If you haven’t been to OWP lately, you’ll be surprised at the changes. There’s been extensive reclamation in cells 16A and 17, resulting in much more scenic views. Check it out!
While we were there, we ran into a tour led by the Friends of Orlando Wetlands group. Vermilion Flycatchers are rarely found in Florida, but two or more are being sighted regularly at OWP. The group let us know about these birds and even led us right to them.
Vermilion Flycatcher – not a great photo, but another life bird for me.
We also ran across a very pretty Purple Gallinule – my second life bird of the day.
It was a good outing. Birds we sighted included various Herons, Egrets, Sand Hill Cranes, Limpkins, Coots, Moorhens, huge numbers of Black Vultures, and others.
You can see other photos I’ve made at Orlando Wetlands Park here on Flickr, and you can use the blog category pull down to locate other articles I’ve written that mention OWP.
The dragon is the most powerful of the 12 signs of the Chinese zodiac, and is associated with high energy and prosperity. It’s also the only mythological beast in the Chinese astrological stable that also includes the rat, ox, tiger, rabbit, snake, horse, goat, monkey, rooster, dog, and pig.
I don’t have a photo of a mythological dragon. But I do have this image:
Komodo Dragons are found in Indonesia and can grow to about 10 feet in size. They’re carnivores and dominate the ecosystem where they’re found. This particular one lives at Disney’s Animal Kingdom.
This year is considered especially auspicious because it is the year of the water dragon, something that only happens once every 60 years. I don’t have a photo of a mythological water dragon either. Perhaps this one will do?
Burning waters @ Orlando Wetlands – Sunrise and flowers at Lake Searcy
I’ve been using Photoshop CS5 for a while and I really like the new capabilities. Using content aware fill to delete/ replace areas in photographs works amazingly well.
The new “Merge to HDR Pro” also works better than the CS4 version. I had also been very impressed with the “Remove ghosts” check box when merging images into an HDR. This automatically identifies and fixes features in the image that move between the multiple exposures used to create the HDR. In the image below, the wind was blowing and caused the flower to move between shots. It shows how effective the automatic Ghost removal can be.
But… I’ve noticed some issues with color when using CS5 to create several of my HDR photos. Very bright areas sometimes have sections that are discolored, as in the example below.
This puzzled me until I discovered today that the discolored area seems to be related to Ghost removal. Here is the same image, but this time processed with Ghost removal off. You can see that the discoloring is gone (or at least greatly reduced).
So, how can you get around this problem if you have bright areas like a sunrise or sunset and you want to use Ghost removal?
What I did was run the Merge to HDR twice – once with Ghost removal on and the second time with it off. Then I copied the results into separate layers in a single file and used a layer mask to select which version I wanted in different areas of the photo. For the sky, I chose the layer with Ghost removal off and for the foreground area with moving vegetation, I used the layer with Ghost removal on. It is an extra step, but definitely worth it for an image you really like, like the one at the beginning of this post.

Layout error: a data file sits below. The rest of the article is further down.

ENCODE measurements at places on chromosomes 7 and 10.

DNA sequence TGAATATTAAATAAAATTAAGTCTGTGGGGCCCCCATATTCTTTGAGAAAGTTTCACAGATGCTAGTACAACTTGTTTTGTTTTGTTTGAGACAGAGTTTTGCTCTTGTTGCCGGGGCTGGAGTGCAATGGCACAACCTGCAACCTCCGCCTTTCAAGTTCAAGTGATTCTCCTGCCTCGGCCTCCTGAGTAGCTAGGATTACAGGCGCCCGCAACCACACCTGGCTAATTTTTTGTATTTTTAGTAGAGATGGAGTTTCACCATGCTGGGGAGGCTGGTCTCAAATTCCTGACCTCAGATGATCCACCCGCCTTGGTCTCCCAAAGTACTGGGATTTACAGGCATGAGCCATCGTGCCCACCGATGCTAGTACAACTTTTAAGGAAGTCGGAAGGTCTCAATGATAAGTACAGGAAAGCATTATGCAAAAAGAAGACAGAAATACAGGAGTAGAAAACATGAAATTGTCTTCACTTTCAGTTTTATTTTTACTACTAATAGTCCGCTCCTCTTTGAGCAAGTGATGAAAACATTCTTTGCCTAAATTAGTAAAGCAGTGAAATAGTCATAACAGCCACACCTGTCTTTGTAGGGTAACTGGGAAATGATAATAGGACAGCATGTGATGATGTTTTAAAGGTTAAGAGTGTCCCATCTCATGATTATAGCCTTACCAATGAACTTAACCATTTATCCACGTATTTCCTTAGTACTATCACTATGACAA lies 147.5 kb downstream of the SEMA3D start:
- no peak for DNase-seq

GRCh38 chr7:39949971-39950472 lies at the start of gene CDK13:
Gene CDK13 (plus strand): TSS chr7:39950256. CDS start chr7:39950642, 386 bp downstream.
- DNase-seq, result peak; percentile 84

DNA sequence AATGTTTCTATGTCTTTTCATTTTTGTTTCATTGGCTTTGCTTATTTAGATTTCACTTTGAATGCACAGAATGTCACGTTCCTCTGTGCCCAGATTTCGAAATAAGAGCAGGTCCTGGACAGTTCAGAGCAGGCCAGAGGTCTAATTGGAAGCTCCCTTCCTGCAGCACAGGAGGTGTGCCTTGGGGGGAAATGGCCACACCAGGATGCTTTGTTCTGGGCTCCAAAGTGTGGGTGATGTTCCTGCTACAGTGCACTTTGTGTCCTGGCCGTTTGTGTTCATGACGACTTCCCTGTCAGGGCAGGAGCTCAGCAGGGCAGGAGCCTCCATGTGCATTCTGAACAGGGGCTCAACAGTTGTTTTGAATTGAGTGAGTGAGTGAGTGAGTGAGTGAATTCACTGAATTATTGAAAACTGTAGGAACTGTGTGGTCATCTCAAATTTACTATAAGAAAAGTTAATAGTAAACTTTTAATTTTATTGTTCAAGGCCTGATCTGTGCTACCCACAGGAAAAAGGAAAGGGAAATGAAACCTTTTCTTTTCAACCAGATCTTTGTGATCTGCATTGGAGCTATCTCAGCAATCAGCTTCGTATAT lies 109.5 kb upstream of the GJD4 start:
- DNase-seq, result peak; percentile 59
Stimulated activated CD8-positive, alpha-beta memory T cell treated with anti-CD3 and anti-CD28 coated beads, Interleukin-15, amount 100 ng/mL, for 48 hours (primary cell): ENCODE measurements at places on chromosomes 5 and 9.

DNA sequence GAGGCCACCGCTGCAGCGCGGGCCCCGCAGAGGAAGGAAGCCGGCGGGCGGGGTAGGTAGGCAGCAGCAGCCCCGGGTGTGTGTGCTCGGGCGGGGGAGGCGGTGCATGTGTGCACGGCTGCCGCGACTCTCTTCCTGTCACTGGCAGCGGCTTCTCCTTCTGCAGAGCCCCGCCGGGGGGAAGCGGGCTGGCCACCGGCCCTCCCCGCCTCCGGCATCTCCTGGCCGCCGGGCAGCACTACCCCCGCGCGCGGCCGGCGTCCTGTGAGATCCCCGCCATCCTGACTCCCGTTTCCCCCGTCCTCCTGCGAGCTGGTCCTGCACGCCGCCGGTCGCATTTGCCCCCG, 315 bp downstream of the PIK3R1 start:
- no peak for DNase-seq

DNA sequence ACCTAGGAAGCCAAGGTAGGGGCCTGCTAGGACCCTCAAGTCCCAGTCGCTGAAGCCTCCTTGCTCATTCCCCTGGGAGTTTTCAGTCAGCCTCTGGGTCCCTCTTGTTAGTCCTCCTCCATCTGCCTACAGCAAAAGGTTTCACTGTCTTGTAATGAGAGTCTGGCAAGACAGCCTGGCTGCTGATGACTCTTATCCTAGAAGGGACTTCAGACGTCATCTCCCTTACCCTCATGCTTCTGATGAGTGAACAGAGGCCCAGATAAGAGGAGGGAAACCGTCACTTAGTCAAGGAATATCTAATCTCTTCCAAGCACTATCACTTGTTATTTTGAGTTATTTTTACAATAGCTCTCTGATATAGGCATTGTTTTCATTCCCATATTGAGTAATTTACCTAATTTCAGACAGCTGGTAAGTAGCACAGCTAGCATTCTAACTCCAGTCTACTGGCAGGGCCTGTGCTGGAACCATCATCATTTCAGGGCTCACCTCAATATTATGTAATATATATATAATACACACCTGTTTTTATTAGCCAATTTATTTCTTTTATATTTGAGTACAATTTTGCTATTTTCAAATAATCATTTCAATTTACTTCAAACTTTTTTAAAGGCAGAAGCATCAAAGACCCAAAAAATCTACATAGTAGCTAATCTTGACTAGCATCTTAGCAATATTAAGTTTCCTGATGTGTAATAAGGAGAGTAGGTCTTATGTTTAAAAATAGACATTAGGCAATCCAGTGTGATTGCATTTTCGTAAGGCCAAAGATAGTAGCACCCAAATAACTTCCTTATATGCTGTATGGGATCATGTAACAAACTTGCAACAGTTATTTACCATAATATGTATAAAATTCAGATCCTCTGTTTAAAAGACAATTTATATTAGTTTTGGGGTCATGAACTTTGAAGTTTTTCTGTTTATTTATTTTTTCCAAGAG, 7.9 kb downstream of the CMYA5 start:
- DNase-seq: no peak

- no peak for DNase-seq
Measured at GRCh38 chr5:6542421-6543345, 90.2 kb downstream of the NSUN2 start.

I belong to a camera club called the Photography Interest Group (the “PIGs). Our members vary in their photographic background and experience (as well as in age, gender and cultural background, by the way). A couple of us have used SLRs since the film days. Some of the others in our group are beginners with their first Single Lens Reflex camera. But we all love photography.
The “senior PIGs” often get questions about why we do things a certain way, or how to do a specific thing. I think it might be interesting to others if I post the questions and answers. When a junior PIG want to know, others may want to know too. So this post is the first of what may become a series. We’ll see how it goes.
Q. How do you make photos at night?
One member of our club has a trip planned to Yosemite. He (let’s call him “Donuts”) wants to do something a little different and make photos after dark. Do you need special equipment? What settings do you use? How do you focus when you can’t see anything?
Now before we get started, we’re talking about outdoor, landscape and nature photos, not your regular dinner party photos. That would be a completely different post – somewhere else.
A. Slowly and carefully
I’ll write this for people with DSLR cameras. Most of the principles will apply if you have a point and shoot, but your camera may not have the controls or flexibility you’ll need. Still, you should experiment – you may discover some good work arounds with the equipment you have.
1. Night Landscapes
Night landscapes can be different and add some interest to your portfolio.
Moonrise at sunset, a pasture near Orlando Wetlands Park – Base exposure: f/8, 2 seconds, ISO 200. Second exposure (for moon): f/11, 1/25 sec, ISO 200.
Use a tripod to steady your camera. Hand holding a camera at night just won’t work — unless you’re only trying to make sunset silhouettes.
Compose carefully. All the normal landscape concepts still count for night photography. Composition (e.g. the rule of thirds), and having something of interest in the foreground as well as the middle and far distance will help your photo. You might want to use a bubble level in your camera’s hot shoe so that you can make sure your shot is level.